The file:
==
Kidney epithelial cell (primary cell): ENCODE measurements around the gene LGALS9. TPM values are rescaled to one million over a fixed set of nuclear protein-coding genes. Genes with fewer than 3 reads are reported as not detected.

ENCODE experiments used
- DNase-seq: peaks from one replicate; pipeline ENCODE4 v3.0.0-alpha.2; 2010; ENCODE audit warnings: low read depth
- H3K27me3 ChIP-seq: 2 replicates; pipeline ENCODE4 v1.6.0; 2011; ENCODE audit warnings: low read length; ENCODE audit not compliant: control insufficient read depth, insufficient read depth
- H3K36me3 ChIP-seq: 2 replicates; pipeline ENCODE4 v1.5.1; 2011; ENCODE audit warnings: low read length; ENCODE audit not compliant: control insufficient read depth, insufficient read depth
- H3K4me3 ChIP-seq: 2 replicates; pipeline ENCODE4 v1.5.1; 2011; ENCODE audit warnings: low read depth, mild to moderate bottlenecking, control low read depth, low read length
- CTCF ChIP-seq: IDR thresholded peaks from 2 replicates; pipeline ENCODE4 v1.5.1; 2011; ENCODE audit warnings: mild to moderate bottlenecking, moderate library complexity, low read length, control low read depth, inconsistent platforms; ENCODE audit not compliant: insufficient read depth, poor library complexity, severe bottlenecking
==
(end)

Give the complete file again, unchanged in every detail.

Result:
Kidney epithelial cell (primary cell): ENCODE measurements around the gene LGALS9. TPM values are rescaled to one million over a fixed set of nuclear protein-coding genes. Genes with fewer than 3 reads are reported as not detected.

ENCODE experiments used
- DNase-seq: peaks from one replicate; pipeline ENCODE4 v3.0.0-alpha.2; 2010; ENCODE audit warnings: low read depth
- H3K27me3 ChIP-seq: 2 replicates; pipeline ENCODE4 v1.6.0; 2011; ENCODE audit warnings: low read length; ENCODE audit not compliant: control insufficient read depth, insufficient read depth
- H3K36me3 ChIP-seq: 2 replicates; pipeline ENCODE4 v1.5.1; 2011; ENCODE audit warnings: low read length; ENCODE audit not compliant: control insufficient read depth, insufficient read depth
- H3K4me3 ChIP-seq: 2 replicates; pipeline ENCODE4 v1.5.1; 2011; ENCODE audit warnings: low read depth, mild to moderate bottlenecking, control low read depth, low read length
- CTCF ChIP-seq: IDR thresholded peaks from 2 replicates; pipeline ENCODE4 v1.5.1; 2011; ENCODE audit warnings: mild to moderate bottlenecking, moderate library complexity, low read length, control low read depth, inconsistent platforms; ENCODE audit not compliant: insufficient read depth, poor library complexity, severe bottlenecking